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I would like to know about really high order methods for solving ODEs. Say of order 30 and higher. What are they? Any surveys/reviews?

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You can bring it to a first order matrix form and diagonalize. –  user13838 Dec 4 '11 at 6:08
    
Where did you pull out "30"? –  J. M. Dec 4 '11 at 8:14
    
In any event, this is a bit too wide. Where did you hear about these, first of all? –  J. M. Dec 4 '11 at 8:21
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2 Answers

up vote 2 down vote accepted

As far as I know, methods of such high order are not used in practice. The choice of which integrator to use depends on the accuracy you want to achieve. Generally, the situation is something like the following: a second-order integrator is most efficient if you're happy with one or two digits of accuracy, a fourth-order integrator is most efficient for getting three to five digits of accuracy, a sixth-order integrator is best for getting around eight digits and a eighth-order integrator is optimal for twelve digits of accuracy. At that point, floating-point errors start to come into play and you get near the maximal accuracy you can achieve (in the standard setting). The cross-over points depends of course on the particular system you want to solve and the length of the integration interval. Also, numerical integrators have a lot of other properties that play a role (like stability), which I am ignoring in this rough explanation. But this indicates that it is rather unlikely that there are many reviews on this topic.

The group of Jacques Laskar in France, who study the stability of the solar system over long periods, use high-order integrators in their research. But I seem to remember that the highest order they use is 16, which is still some way from the 30 you are talking about. Unfortunately I don't have a good reference at hand.

Of course you can still ask about how to construct methods theoretically. There are families of implicit Runge-Kutta methods that work to arbitrarily high order, like the Gauss-Legendre methods. More practical are probably extrapolation methods based on Richardson extrapolation. A very good one is the Stoer-Bulirsch method, which is explained in many books on numerical analysis. As I said, it will not usually be used to achieve orders like 30, but I think it should work fine. I'd expect extrapolation methods to be much cheaper than Taylor methods (except perhaps for scalar equations), because the number of Taylor coefficients and the work to compute each grows exponentially with the order.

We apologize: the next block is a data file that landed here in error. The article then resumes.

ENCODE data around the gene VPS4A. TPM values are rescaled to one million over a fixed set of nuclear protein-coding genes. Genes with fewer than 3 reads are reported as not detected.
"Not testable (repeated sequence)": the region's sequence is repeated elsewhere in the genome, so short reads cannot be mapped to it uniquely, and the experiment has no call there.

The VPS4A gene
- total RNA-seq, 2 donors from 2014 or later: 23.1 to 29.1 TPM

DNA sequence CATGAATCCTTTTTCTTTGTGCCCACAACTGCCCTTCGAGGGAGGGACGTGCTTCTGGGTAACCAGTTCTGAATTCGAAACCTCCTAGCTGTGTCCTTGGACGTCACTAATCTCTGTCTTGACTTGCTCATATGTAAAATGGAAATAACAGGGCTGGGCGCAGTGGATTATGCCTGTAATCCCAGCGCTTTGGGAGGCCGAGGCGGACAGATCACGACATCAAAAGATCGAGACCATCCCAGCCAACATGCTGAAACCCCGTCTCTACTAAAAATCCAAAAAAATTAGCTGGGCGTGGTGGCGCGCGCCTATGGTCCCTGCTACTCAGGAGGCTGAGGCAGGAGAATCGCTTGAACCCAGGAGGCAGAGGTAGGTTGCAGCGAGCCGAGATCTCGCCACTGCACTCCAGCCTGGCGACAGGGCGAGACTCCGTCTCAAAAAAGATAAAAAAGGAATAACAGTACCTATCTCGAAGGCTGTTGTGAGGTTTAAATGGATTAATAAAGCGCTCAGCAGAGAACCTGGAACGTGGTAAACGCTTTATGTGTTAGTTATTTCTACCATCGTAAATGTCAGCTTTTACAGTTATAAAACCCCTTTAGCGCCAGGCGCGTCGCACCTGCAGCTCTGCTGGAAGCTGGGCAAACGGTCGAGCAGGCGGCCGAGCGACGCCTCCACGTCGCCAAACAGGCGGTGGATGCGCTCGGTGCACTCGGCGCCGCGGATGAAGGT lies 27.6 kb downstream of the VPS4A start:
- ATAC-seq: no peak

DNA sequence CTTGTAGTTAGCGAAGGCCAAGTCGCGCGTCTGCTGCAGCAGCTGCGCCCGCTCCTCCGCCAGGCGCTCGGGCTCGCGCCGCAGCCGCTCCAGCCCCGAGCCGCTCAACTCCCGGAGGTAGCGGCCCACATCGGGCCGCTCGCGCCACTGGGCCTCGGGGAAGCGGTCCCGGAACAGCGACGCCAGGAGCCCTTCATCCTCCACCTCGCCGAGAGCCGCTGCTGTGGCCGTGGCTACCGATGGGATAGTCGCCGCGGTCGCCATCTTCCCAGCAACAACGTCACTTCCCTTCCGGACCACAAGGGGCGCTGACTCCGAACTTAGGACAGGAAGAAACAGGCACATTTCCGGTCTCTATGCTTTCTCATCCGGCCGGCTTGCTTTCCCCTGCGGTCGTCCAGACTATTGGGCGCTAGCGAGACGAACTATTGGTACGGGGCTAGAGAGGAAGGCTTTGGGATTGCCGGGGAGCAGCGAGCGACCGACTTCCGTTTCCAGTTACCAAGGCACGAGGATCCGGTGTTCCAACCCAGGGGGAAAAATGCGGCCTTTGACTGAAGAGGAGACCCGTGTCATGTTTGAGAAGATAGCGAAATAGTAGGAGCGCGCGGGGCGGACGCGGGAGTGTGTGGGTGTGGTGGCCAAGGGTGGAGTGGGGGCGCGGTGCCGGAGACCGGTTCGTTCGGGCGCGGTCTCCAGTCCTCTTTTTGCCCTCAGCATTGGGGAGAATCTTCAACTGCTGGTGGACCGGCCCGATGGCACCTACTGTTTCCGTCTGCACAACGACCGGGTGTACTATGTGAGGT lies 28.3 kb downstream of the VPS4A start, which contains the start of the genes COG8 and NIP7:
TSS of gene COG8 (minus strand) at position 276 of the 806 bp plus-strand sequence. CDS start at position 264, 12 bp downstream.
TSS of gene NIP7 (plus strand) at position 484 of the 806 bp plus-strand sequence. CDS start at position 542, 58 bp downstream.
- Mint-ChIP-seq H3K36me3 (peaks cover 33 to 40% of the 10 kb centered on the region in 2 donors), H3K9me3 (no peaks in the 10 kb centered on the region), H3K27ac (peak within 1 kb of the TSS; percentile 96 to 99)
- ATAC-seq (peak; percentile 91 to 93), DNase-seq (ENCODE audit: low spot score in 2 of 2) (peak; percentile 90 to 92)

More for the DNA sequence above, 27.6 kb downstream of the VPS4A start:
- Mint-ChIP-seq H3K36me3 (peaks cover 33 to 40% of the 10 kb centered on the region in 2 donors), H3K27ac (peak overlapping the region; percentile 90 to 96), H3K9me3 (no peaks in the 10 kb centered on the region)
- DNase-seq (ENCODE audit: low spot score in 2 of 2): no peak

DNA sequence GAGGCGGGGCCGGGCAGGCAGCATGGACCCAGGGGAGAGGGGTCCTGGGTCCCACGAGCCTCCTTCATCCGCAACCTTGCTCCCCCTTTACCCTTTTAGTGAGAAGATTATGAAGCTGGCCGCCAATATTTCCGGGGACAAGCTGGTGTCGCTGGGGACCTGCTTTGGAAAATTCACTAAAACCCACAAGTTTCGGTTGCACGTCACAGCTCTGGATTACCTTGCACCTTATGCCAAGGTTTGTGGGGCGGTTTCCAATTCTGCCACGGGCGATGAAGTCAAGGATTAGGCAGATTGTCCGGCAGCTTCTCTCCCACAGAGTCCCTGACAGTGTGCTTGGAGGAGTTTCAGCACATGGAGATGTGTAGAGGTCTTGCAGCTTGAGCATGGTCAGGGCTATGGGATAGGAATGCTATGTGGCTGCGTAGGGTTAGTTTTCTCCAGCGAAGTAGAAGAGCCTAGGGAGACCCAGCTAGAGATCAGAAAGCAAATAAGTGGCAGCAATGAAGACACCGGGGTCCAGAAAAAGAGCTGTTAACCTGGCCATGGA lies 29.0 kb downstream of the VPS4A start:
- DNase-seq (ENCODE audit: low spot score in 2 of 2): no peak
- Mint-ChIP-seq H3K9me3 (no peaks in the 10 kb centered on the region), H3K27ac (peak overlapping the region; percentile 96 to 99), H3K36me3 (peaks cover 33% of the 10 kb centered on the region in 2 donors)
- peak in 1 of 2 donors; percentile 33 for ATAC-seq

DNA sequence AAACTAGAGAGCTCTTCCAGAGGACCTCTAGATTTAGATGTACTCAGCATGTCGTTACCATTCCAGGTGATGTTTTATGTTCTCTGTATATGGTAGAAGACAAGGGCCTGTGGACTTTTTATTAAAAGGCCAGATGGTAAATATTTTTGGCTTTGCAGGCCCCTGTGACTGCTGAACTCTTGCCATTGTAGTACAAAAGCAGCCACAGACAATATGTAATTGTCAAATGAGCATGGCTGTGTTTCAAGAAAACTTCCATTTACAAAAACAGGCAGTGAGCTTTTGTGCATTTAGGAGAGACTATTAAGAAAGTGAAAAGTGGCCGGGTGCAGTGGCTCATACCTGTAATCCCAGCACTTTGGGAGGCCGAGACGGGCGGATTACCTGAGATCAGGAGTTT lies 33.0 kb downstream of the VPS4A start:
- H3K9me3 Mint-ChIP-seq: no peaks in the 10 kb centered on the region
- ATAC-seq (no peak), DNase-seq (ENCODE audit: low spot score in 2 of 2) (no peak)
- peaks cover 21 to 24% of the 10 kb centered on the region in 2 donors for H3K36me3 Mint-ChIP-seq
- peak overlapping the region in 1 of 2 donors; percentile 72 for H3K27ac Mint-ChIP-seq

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Yeah, Gragg-Bulirsch-Stoer first came to mind when the question mentioned "high-order", but the routines I've seen often use 15 as a hard limit; certainly a far cry from what OP was talking about. There are also the variable-step/variable-order multistep methods based on Adams and Gear, but I don't think they go as high as 30 either. –  J. M. Dec 4 '11 at 12:37
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You can use a Taylor series method of arbitrarily high order. In Maple, dsolve(..., numeric, method=taylorseries). See http://www.maplesoft.com/support/help/Maple/view.aspx?path=dsolve/taylorseries&term=dsolve,numeric,taylorseries

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If I got right what it does, I've been already thinking about this technique. Does it imply that you compute Taylor series coefficients at t_0 to find then the value at t_0 + t' ? Yes, provided there exists a good differentiation operator this can do the trick. Still I'm curious about other possible methods. –  Yrogirg Dec 4 '11 at 9:38
    
Basically yes, but (as implied by the existence of the minstep and abserr options) there's also error estimation and adaptive stepsize control. Note that at the end of the help page I mentioned there's a reference which is probably worth looking at (I have not done so). –  Robert Israel Dec 4 '11 at 19:23
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